Driving up on a cattle trailer being loaded in the middle of the night raises the same question: who needs to know?
Sometimes such activity is legitimate. Often it isn't. If every witness to suspicious activity made a quick cell phone call to authorities, we might make a dent in the problem. We also might see how really thin the ranks of county sheriffs' deputies can be stretched.
Let's face it: cattle rustling is big business. People who don't have cattle can help. Everyone can provide eyes and ears to stop the bad guys.
As the summit meeting on cattle theft in Lawrence County this week demonstrated, increased vigilance will only help, but it will take more.
Mixed messages over cattle thefts have let the trade flourish. Legislators have reluctantly passed laws with minimal penalties.
The crooks know the loopholes, cross state lines with impunity, hide the identifying markers and largely defy law enforcement to stop them.
The problem is serious. Cattle ranching is a critical business in southwest Missouri and the loss of chunks of a herd is devastating to area ranchers.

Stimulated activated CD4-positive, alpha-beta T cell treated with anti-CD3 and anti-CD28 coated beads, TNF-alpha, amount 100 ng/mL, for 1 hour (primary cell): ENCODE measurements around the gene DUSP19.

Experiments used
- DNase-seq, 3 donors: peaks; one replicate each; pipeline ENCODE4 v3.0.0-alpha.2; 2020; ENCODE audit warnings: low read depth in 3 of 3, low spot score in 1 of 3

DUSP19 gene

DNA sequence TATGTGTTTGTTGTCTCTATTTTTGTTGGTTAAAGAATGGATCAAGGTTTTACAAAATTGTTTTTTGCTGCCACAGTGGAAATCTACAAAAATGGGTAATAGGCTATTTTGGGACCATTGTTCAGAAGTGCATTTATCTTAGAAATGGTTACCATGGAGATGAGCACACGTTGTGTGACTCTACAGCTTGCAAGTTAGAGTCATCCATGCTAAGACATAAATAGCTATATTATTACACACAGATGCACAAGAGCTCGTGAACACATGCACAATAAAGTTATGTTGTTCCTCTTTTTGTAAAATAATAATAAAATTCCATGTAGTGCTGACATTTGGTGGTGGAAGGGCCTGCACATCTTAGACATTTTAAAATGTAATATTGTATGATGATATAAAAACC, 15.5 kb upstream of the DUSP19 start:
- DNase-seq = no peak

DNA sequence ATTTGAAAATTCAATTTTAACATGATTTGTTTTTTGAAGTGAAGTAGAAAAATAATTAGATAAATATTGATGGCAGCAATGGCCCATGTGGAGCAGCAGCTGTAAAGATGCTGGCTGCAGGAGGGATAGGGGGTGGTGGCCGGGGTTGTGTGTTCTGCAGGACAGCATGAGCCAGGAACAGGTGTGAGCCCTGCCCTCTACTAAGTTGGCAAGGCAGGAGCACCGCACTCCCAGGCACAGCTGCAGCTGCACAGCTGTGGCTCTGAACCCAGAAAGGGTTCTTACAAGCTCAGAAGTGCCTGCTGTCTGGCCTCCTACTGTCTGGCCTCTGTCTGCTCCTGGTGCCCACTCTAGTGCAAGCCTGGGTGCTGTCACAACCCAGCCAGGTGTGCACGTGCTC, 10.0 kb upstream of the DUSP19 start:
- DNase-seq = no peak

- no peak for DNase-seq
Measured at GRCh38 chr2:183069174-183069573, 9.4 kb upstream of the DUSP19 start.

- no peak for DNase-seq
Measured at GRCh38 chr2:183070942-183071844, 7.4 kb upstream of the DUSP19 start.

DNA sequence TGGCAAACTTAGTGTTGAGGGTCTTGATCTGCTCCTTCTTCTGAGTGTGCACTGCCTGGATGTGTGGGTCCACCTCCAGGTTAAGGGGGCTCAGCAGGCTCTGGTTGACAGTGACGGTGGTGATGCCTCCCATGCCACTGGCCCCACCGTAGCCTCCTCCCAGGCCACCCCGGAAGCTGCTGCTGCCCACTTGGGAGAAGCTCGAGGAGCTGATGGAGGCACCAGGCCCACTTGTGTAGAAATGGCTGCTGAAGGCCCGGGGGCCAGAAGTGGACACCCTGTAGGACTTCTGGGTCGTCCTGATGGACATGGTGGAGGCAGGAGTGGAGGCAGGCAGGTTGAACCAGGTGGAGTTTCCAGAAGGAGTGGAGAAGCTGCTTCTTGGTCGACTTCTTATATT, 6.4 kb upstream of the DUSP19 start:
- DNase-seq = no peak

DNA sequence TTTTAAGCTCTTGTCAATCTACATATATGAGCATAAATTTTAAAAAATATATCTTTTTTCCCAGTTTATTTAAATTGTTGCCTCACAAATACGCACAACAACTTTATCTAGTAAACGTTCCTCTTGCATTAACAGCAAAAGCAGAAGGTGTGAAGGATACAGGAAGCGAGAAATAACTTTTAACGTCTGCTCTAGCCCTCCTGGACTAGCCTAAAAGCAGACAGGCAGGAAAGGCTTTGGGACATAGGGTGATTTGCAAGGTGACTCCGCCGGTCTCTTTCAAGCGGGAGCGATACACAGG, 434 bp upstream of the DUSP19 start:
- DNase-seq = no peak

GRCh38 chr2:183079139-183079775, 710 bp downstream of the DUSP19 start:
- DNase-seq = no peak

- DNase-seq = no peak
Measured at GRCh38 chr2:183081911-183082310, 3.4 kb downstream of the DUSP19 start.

The public can help by watching, calling about suspicious behavior, writing down license numbers of cattle trailers moving at late hours, sending alerts about cattle trailers with no identifying plates and noting activity in fields late at night. The harder cattle theft becomes, the more likely the crooks are to stay away, or even land in jail.
Help to stop the cattle theft scourge. Police are better armed with too much information about cattle movements. If the people of southwest Missouri take cattle thefts seriously and stand with the often frustrated authorities working in the field, we could get a grip on the problem that could produce results.